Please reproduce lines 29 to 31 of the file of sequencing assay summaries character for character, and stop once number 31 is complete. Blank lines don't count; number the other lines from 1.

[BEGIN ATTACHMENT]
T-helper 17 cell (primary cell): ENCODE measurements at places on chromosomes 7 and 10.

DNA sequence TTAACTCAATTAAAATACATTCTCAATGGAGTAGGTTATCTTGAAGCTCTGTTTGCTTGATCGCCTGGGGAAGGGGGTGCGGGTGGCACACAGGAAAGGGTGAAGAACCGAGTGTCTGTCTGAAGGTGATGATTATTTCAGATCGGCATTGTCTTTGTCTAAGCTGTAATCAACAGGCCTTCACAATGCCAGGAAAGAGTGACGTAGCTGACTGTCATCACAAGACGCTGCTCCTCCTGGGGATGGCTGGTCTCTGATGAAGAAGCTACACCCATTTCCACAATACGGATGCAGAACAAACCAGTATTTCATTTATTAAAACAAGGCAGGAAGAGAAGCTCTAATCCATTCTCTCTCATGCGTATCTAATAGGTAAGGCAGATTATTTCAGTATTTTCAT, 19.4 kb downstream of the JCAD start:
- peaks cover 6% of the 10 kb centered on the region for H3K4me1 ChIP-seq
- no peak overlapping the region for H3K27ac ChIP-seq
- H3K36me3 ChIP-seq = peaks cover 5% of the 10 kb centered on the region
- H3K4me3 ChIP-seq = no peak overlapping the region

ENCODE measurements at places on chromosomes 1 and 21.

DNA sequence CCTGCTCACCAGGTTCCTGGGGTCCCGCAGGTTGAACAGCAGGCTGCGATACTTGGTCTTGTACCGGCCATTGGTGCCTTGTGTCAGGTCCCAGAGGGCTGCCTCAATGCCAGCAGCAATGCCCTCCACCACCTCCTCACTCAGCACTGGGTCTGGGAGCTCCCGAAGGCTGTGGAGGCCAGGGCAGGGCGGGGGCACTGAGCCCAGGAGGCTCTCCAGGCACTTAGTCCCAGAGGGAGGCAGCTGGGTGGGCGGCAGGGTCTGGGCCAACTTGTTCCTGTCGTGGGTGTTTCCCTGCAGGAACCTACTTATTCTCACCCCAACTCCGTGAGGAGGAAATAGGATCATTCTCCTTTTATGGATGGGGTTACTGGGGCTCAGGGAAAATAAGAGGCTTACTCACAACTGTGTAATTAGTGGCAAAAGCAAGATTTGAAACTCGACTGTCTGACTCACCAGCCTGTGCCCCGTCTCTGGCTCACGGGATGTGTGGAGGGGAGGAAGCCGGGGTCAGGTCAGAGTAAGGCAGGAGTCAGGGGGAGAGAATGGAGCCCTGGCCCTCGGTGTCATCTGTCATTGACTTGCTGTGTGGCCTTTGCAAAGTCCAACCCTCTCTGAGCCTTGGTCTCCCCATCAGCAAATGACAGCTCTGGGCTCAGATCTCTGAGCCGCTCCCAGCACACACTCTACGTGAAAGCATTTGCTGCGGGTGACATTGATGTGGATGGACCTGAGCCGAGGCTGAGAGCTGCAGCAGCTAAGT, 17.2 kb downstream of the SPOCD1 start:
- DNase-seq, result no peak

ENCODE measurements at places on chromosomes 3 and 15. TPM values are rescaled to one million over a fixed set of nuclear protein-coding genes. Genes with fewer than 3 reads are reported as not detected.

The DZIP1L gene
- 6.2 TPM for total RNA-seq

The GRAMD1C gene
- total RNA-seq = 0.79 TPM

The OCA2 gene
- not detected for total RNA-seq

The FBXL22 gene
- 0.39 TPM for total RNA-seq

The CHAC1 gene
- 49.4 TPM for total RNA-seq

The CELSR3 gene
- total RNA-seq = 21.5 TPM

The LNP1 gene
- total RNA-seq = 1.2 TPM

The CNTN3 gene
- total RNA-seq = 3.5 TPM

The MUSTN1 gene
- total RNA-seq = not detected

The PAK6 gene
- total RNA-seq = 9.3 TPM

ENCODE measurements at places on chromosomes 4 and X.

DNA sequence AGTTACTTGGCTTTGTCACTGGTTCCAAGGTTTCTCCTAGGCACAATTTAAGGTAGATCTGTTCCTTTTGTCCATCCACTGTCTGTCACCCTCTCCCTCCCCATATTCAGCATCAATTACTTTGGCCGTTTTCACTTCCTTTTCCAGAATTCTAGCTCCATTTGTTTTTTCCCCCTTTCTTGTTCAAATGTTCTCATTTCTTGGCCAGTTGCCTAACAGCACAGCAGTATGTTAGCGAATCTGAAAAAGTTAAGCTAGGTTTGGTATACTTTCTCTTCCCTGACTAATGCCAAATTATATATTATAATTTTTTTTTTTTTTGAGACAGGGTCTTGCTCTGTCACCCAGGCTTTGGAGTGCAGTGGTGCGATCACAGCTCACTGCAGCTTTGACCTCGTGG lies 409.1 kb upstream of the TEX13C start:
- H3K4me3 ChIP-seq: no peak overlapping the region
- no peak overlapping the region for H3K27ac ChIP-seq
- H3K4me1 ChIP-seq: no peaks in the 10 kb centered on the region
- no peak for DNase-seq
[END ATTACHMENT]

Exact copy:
The PAK6 gene
- total RNA-seq = 9.3 TPM

ENCODE measurements at places on chromosomes 4 and X.